THE GOVERNMENT made a full award of the reissued Treasury bonds (T-bonds) it offered on Monday at a lower rate due to market expectations that the Bangko Sentral ng Pilipinas (BSP) will keep borrowing costs steady at its policy meeting this week.
The Bureau of the Treasury (BTr) raised P30 billion as planned via the reissued 10-year bonds it auctioned off on Tuesday as total bids reached P66.719 billion or more than twice the amount on offer.
The bonds, which have a remaining life of nine years and 11 months, were awarded at an average rate of 6.42%, with accepted yields ranging from 6.35% to 6.448%.
The average rate of the reissued bonds was 13.8 basis points (bps) lower than the 6.558% quoted for the papers when they were last offered on Aug. 15. It was also 20.5 bps below the 6.625% coupon for the series.
The average rate was likewise 2.1 bps lower than the 6.441% quoted for the 10-year bond, but 0.3 bp above the 6.417% seen for the same bond series at the secondary market before Tuesday’s auction, based on PHP Bloomberg Valuation Service Reference Rates data provided by the Treasury.
“The Auction Committee fully awarded the reissued 10-year Treasury Bonds at today’s auction. With a remaining term of 9 years and 11 months, the reissued bond series 10-71 fetched an average rate of 6.420%, lower than the original coupon rate of 6.625% set on its original issuance in August 2023,” the BTr said in a statement on Tuesday.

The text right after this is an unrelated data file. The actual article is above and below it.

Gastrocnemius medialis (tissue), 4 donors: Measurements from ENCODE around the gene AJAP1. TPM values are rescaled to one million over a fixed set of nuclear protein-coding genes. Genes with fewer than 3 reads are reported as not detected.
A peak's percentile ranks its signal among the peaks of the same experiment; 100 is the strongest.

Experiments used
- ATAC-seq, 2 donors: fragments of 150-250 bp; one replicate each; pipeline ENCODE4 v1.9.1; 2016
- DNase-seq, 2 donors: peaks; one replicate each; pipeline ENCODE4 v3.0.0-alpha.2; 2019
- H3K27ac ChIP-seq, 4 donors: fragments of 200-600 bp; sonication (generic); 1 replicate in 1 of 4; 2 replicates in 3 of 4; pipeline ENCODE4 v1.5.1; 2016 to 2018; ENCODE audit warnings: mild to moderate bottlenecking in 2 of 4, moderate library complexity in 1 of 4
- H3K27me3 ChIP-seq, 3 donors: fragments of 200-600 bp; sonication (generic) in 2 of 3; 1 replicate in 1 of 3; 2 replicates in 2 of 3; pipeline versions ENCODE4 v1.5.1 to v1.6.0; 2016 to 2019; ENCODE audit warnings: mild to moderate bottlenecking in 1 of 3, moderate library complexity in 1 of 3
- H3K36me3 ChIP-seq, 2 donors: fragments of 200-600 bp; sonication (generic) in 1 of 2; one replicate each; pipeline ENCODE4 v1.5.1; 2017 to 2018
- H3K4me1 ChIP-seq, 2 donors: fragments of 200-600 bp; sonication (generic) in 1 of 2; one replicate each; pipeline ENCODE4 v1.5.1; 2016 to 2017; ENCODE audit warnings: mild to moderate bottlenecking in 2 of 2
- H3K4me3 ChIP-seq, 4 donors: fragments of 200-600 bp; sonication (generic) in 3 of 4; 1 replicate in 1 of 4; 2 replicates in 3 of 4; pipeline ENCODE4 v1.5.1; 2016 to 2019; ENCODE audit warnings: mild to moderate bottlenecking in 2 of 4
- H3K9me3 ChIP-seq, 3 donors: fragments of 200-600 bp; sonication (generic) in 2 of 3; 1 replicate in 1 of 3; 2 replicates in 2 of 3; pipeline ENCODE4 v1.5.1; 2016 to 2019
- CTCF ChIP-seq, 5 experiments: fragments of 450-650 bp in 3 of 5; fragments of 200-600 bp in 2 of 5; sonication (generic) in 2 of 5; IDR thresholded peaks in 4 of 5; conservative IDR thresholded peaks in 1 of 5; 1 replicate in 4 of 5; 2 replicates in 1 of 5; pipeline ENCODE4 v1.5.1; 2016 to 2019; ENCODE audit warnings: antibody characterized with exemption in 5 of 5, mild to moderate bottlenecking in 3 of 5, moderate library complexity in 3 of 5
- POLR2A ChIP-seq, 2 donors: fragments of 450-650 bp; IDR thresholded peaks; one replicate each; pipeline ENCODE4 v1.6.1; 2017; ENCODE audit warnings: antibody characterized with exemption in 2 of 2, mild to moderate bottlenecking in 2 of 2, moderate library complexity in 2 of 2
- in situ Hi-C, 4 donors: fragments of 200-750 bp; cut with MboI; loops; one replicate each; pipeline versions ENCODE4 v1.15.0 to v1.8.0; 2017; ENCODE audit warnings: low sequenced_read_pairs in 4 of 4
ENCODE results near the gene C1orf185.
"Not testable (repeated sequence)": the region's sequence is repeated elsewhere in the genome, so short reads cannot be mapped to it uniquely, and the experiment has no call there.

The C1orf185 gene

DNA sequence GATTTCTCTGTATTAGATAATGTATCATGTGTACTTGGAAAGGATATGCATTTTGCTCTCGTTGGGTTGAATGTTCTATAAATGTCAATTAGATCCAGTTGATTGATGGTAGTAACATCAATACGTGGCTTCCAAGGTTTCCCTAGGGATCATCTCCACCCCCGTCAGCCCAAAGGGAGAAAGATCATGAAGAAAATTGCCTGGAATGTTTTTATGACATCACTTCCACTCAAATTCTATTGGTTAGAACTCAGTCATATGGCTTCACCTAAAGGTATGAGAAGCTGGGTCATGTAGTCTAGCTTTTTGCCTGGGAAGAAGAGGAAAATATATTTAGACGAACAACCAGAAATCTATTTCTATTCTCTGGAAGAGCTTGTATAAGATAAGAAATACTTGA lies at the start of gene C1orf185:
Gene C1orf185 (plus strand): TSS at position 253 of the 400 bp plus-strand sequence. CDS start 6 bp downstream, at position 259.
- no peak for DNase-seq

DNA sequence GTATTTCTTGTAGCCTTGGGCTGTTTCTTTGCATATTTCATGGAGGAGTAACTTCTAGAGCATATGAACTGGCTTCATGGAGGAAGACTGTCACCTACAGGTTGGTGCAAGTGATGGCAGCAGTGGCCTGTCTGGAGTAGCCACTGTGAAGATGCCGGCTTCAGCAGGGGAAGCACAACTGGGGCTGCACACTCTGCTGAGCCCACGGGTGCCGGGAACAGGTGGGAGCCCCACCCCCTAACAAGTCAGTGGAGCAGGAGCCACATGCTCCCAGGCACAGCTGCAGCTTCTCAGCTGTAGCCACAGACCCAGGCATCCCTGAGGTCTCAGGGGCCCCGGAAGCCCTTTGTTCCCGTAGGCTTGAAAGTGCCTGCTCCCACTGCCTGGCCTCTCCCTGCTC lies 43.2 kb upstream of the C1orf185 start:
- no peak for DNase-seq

“The auction was 2.2 times oversubscribed with total tenders reaching P66.7 billion. With its decision, the committee raised the full program of P30 billion, bringing the total outstanding volume for the series to P60 billion,” it added.
The T-bonds fetched lower yields as the BSP is widely expected to keep its policy rate steady this week, a trader said in an e-mail.
A BusinessWorld poll conducted last week showed 14 of 17 analysts expect the Monetary Board to maintain the policy rate at a near 16-year high of 6.25% at its meeting on Thursday.
However, three analysts see the BSP raising borrowing costs by 25 bps at their meeting as a preemptive measure due to growing inflationary pressures. This would bring the policy rate to 6.5%.
The central bank raised borrowing costs by 425 bps from May 2022 to March 2023 to tame inflation, but has since paused for three consecutive meetings.
T-bond yields declined due to the recent maturity of government securities worth more than P140 billion, Rizal Commercial Banking Corp. Chief Economist Michael L. Ricafort said in a Viber message.
The maturity added to the excess liquidity in the financial system, resulting in higher demand for investment alternatives with higher returns, he added.
The BTr wants to raise P180 billion from the domestic market this month, or P60 billion via Treasury bills and P120 billion via T-bonds.
The government borrows from local and foreign sources to help fund its budget deficit, which is capped at 6.1% of gross domestic product this year. — A.M.C. Sy